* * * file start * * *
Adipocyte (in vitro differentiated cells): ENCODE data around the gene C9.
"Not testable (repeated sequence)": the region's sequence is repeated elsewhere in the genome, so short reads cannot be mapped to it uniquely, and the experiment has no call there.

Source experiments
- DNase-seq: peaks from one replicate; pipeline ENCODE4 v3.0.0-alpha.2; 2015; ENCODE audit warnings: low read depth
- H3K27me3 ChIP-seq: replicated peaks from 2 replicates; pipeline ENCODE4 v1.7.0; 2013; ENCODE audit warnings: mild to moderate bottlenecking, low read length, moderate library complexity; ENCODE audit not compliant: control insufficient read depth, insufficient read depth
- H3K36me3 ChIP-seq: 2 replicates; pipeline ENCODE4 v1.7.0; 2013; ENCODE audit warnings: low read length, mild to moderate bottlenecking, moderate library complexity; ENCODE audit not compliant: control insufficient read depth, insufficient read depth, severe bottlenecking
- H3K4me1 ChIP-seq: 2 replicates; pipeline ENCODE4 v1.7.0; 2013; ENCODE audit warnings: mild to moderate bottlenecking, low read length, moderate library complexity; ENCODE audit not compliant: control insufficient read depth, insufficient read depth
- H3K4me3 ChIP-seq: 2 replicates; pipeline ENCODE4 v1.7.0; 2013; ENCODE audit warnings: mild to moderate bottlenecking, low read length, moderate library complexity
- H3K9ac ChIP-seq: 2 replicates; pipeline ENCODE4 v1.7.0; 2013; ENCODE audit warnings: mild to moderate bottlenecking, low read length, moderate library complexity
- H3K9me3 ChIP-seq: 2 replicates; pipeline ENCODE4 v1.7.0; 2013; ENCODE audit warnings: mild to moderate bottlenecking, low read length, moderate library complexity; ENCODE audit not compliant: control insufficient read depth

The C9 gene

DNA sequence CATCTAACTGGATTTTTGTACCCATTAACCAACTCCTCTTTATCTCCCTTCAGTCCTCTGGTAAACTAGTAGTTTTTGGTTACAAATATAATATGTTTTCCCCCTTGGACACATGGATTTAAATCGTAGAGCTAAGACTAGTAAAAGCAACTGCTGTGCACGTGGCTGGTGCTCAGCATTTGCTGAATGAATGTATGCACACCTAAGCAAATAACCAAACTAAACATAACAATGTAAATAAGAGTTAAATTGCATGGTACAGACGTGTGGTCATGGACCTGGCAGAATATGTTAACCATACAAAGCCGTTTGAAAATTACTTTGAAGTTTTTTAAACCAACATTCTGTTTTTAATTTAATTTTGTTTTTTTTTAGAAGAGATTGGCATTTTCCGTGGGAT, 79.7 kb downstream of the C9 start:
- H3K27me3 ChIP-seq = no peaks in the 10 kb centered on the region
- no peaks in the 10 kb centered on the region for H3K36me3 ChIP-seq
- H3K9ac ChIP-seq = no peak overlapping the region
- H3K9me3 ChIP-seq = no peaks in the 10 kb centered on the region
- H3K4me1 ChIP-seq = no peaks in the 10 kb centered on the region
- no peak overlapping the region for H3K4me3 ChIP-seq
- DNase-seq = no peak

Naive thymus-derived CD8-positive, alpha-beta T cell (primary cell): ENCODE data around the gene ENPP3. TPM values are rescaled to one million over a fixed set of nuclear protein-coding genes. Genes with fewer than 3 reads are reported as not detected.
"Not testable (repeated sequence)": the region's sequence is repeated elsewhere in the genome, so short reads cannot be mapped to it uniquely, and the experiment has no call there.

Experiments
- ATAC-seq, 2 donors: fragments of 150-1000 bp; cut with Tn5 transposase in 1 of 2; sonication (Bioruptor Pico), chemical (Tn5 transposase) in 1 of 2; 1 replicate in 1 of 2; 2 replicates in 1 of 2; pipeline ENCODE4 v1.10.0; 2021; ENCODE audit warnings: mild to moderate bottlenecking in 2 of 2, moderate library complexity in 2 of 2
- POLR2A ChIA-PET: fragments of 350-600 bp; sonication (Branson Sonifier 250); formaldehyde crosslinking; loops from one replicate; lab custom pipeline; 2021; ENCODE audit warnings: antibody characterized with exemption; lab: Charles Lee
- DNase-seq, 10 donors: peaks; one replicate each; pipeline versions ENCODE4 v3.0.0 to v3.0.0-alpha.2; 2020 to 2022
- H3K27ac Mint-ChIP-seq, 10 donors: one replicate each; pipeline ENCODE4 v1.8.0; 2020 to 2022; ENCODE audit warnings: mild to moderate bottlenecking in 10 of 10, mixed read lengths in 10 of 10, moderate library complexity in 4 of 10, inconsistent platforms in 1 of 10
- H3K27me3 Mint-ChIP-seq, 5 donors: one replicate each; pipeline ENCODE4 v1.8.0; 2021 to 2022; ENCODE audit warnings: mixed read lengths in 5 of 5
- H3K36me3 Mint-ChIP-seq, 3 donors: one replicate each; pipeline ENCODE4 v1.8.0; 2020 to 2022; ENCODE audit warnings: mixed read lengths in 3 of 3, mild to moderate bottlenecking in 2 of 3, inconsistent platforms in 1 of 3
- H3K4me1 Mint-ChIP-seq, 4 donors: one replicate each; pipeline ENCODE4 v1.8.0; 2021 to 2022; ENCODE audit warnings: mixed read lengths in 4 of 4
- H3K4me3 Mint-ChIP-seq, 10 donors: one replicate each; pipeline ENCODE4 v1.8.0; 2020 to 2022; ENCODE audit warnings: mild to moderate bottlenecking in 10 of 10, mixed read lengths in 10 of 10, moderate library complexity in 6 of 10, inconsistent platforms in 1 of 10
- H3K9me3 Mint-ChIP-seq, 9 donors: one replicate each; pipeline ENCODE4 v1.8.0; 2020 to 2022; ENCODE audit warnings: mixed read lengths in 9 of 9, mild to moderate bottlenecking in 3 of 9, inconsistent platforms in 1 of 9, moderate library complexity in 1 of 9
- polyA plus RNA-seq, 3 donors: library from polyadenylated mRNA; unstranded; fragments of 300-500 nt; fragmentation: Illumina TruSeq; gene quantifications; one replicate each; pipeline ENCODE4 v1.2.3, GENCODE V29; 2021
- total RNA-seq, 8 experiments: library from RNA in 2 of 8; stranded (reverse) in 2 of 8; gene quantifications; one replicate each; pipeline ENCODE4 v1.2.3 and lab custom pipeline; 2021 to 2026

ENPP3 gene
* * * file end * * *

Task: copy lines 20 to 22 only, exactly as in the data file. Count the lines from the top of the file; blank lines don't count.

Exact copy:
Naive thymus-derived CD8-positive, alpha-beta T cell (primary cell): ENCODE data around the gene ENPP3. TPM values are rescaled to one million over a fixed set of nuclear protein-coding genes. Genes with fewer than 3 reads are reported as not detected.
"Not testable (repeated sequence)": the region's sequence is repeated elsewhere in the genome, so short reads cannot be mapped to it uniquely, and the experiment has no call there.

Experiments